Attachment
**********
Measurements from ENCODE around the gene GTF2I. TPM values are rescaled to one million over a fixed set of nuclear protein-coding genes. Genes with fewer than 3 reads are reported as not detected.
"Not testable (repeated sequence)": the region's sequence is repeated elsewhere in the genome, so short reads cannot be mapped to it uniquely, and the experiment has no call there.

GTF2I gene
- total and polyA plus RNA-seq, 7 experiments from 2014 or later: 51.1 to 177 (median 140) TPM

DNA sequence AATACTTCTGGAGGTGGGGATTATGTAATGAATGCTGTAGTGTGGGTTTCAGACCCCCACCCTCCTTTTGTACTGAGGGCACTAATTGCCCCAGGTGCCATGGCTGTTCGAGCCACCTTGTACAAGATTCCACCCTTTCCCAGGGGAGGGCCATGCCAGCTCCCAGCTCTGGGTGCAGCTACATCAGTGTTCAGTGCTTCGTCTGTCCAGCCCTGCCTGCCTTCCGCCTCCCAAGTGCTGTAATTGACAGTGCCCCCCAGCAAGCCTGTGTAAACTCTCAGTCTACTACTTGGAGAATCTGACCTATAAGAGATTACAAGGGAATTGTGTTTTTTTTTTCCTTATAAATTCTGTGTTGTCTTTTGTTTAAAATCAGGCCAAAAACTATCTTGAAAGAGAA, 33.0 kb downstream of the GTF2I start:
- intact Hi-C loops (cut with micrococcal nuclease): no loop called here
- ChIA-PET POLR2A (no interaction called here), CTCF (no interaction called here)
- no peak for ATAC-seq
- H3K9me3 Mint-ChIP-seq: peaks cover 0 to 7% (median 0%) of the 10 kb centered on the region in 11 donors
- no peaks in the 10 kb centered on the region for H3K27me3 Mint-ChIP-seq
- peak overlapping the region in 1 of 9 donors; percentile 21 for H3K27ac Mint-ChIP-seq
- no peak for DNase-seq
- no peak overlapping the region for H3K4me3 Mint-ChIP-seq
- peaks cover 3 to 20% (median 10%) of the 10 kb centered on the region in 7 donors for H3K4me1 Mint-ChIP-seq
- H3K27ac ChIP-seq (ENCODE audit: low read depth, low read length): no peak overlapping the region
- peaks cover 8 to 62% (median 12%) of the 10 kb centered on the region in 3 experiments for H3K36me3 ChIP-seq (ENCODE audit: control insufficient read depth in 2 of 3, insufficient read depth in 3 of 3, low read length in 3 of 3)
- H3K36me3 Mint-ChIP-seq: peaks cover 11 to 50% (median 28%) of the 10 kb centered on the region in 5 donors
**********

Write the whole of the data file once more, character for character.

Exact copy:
Measurements from ENCODE around the gene GTF2I. TPM values are rescaled to one million over a fixed set of nuclear protein-coding genes. Genes with fewer than 3 reads are reported as not detected.
"Not testable (repeated sequence)": the region's sequence is repeated elsewhere in the genome, so short reads cannot be mapped to it uniquely, and the experiment has no call there.

GTF2I gene
- total and polyA plus RNA-seq, 7 experiments from 2014 or later: 51.1 to 177 (median 140) TPM

DNA sequence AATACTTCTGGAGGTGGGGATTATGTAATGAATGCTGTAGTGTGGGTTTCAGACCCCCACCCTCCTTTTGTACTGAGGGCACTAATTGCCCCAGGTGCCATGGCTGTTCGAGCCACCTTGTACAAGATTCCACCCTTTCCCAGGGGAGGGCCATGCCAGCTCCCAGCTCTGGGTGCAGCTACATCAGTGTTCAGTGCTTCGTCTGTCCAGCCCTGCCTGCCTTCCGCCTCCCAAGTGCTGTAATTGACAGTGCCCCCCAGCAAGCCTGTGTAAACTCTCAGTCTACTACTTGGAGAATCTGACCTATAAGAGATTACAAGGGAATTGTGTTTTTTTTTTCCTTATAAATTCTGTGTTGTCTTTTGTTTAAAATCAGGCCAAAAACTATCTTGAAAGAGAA, 33.0 kb downstream of the GTF2I start:
- intact Hi-C loops (cut with micrococcal nuclease): no loop called here
- ChIA-PET POLR2A (no interaction called here), CTCF (no interaction called here)
- no peak for ATAC-seq
- H3K9me3 Mint-ChIP-seq: peaks cover 0 to 7% (median 0%) of the 10 kb centered on the region in 11 donors
- no peaks in the 10 kb centered on the region for H3K27me3 Mint-ChIP-seq
- peak overlapping the region in 1 of 9 donors; percentile 21 for H3K27ac Mint-ChIP-seq
- no peak for DNase-seq
- no peak overlapping the region for H3K4me3 Mint-ChIP-seq
- peaks cover 3 to 20% (median 10%) of the 10 kb centered on the region in 7 donors for H3K4me1 Mint-ChIP-seq
- H3K27ac ChIP-seq (ENCODE audit: low read depth, low read length): no peak overlapping the region
- peaks cover 8 to 62% (median 12%) of the 10 kb centered on the region in 3 experiments for H3K36me3 ChIP-seq (ENCODE audit: control insufficient read depth in 2 of 3, insufficient read depth in 3 of 3, low read length in 3 of 3)
- H3K36me3 Mint-ChIP-seq: peaks cover 11 to 50% (median 28%) of the 10 kb centered on the region in 5 donors